In return, LINN receives a portion of ExxonMobil's interest in the Hugoton field that stretches across Kansas and Oklahoma. Production there stands at about 85 MM cubic feet of equivalent per day. Of this production, 80% is natural gas and 20% is composed of natural gas liquids. Total reserves are estimated to be approximately 700 billion cubic feet of equivalent, 80% of which is natural gas.

ExxonMobil is targeting liquids for its higher-margin potential. For instance, the company's upstream segment grew earnings 45% to $1.2 billion, thanks in large part to this planned mix effect. Natural gas production actually fell 9% in the quarter.

This deal is a good one for ExxonMobil because it provides steady, long-term production capabilities. It will take a while to ramp up a drilling program in the newly acquired Midland acreage, but the sizable production potential is very attractive over the long term.

Nearer term, ExxonMobil has a number of projects coming online, which should provide a boost to current production.

ExxonMobil has several aces up its sleeve
ExxonMobil expects to bring 10 major upstream projects online this year. That would represent a record for the company, and those projects have a combined capacity of approximately 300,000 barrels of oil equivalent per day. That represents 7% growth from the 4.1 million barrels of oil-equivalent production per day in the first quarter.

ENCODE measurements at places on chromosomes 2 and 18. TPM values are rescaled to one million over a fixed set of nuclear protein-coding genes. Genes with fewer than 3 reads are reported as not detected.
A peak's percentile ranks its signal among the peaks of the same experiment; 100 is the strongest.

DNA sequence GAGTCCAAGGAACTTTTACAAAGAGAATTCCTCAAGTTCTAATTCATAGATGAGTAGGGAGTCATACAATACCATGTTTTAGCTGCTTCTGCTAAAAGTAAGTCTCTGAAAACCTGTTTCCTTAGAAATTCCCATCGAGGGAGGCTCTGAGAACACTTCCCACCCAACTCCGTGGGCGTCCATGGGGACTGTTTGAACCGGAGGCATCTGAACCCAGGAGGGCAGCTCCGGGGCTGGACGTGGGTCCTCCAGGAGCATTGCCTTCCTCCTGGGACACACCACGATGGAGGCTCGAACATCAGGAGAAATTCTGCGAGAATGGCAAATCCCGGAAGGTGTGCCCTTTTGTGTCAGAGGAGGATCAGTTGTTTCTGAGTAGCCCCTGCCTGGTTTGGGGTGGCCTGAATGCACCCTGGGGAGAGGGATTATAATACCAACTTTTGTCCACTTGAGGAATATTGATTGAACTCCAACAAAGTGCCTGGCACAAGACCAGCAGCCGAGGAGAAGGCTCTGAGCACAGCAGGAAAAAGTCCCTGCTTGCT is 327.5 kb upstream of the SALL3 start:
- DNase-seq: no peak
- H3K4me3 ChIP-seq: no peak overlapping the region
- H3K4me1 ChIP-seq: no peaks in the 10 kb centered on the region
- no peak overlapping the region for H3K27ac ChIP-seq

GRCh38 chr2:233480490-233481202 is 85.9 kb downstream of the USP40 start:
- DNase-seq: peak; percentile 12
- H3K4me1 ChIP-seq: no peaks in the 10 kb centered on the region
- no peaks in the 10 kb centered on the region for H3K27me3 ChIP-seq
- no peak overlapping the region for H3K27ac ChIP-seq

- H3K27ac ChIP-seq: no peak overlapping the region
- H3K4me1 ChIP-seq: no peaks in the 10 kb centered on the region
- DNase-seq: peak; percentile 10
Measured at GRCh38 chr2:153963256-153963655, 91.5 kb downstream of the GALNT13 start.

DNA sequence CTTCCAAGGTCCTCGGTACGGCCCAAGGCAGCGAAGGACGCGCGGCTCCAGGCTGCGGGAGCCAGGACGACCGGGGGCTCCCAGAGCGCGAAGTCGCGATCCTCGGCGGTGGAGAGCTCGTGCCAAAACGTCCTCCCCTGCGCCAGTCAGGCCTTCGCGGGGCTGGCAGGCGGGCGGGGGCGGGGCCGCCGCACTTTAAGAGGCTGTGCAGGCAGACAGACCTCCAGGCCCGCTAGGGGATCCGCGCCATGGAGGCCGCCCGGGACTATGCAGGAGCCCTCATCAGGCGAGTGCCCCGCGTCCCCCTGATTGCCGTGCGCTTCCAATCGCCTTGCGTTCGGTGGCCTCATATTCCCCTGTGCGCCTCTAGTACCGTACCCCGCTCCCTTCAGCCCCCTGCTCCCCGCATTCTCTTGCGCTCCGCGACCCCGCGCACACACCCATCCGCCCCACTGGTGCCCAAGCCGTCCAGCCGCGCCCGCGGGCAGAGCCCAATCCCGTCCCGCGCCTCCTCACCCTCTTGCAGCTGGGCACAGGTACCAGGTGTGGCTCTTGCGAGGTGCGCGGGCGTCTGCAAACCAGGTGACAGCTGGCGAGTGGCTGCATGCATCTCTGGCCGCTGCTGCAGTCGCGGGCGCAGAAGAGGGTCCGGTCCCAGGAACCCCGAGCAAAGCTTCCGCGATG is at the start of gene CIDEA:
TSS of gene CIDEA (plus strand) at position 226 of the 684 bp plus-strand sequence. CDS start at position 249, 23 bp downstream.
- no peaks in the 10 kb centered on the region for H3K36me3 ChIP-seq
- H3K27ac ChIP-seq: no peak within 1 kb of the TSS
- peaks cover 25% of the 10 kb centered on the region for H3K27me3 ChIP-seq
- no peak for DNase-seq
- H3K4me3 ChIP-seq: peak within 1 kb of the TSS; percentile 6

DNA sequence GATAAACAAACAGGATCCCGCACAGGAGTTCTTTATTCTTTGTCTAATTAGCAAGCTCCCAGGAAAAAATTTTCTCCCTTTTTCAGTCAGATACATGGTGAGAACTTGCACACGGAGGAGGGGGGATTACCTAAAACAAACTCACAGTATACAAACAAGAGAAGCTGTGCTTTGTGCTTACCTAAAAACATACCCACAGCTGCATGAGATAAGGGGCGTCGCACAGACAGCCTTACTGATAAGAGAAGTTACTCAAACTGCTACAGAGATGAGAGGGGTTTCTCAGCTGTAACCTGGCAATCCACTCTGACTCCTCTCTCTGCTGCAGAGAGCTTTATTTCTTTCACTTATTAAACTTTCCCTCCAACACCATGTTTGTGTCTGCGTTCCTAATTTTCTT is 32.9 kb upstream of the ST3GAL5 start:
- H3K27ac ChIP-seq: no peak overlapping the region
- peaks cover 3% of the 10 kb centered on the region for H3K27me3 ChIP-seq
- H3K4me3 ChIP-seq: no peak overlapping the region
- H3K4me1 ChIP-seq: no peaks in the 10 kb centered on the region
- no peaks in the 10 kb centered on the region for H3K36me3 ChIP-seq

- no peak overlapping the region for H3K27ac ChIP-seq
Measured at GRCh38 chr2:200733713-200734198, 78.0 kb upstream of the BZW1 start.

Of these, the Kearl project is one of the most important. Kearl is a huge undertaking in the Canadian oil sands. ExxonMobil announced it had officially begun production at the Kearl oil sands project one year ago. The initial phase calls for production of 160,000 barrels per day. This represents 21% growth from the 757,000 barrels per day of liquids production received from North America and South America last quarter.